Recently, the San Antonio Court of Appeals affirmed summary judgment in favor of an insurer and rejected the body shop’s claims seeking to recover a labor rate higher than provided for in the insurer’s damage estimates. In MGR, Inc. v. Geico Casualty Company, 2019 WL 573968 (Tex. App. – San Antonio, February 13, 2019),  Geico wrote damage estimates to repair insured vehicles, and MGR, Inc. d/b/a Miracle Body and Paint, an independently owned auto body shop in San Antonio, completed repairs on several vehicles. But after completing the repairs, Miracle claimed Geico failed to pay in full for the repairs because Miracle’s labor rates were higher than those in Geico’s estimates. Miracle then sued Geico to recover asserting claims for breach of contract, breach of implied contract, quantum meruit, suit on sworn account, negligent misrepresentation, fraud and fraud by non-disclosure. Finding no support, the trial court granted traditional and no evidence summary judgment in favor of Geico and this appeal followed.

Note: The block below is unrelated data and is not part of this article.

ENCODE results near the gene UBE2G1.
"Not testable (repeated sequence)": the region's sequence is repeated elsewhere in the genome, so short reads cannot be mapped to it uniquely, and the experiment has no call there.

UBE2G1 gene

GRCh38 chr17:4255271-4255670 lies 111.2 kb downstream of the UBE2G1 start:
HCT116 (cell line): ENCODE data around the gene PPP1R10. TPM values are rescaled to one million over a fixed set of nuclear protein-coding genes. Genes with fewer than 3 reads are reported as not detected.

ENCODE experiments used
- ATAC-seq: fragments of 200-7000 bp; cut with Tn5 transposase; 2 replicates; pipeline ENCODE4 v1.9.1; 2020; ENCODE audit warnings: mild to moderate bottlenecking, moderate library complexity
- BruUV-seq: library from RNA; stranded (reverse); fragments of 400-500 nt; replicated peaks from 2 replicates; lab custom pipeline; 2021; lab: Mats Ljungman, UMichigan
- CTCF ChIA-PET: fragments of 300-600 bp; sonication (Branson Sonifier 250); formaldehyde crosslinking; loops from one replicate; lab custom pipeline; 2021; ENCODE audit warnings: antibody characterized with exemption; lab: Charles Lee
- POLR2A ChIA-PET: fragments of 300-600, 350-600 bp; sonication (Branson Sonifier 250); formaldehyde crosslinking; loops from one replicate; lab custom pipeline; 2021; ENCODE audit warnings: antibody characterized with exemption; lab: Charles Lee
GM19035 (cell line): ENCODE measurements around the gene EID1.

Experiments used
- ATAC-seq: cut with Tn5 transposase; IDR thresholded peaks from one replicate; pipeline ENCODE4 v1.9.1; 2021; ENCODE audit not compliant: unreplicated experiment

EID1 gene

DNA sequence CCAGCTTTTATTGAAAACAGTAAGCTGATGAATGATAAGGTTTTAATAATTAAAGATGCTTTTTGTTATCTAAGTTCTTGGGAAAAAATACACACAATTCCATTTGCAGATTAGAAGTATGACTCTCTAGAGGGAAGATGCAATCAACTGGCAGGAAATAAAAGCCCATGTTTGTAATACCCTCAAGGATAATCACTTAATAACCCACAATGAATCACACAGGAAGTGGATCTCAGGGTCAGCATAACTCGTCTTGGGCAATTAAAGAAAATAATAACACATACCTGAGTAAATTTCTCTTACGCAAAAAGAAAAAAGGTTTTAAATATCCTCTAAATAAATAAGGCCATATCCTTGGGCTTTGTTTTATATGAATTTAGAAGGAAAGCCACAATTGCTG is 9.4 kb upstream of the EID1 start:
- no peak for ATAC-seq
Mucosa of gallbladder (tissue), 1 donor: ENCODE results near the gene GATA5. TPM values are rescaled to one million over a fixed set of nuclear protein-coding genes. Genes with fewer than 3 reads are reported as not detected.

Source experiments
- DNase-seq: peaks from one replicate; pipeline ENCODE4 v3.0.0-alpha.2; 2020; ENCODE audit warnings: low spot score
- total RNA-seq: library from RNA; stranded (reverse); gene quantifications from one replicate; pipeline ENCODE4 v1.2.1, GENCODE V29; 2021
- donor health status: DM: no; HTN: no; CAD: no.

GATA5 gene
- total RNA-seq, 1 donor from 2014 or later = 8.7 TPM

Miracle’s claims were founded on Geico’s obligation to pay “prevailing market labor rates” based on the specific market. And Miracle argued that its rate was the prevailing market labor rate. Addressing the breach of contract claims, the court examined an affidavit from Miracle’s President attaching invoices from several other insurer’s paying higher labor rates, which Miracle argued as support that its rate was “reasonable and necessary” and, the prevailing market rate. In rejecting this argument, the court observed in part that “while the invoices from other insurers might demonstrate Geico paid less for similar work, they do not demonstrate Geico ever agreed to pay more.” The court then examined other claims asserted by Miracle and their respective elements, and affirmed summary judgment in favor of Geico on all claims.

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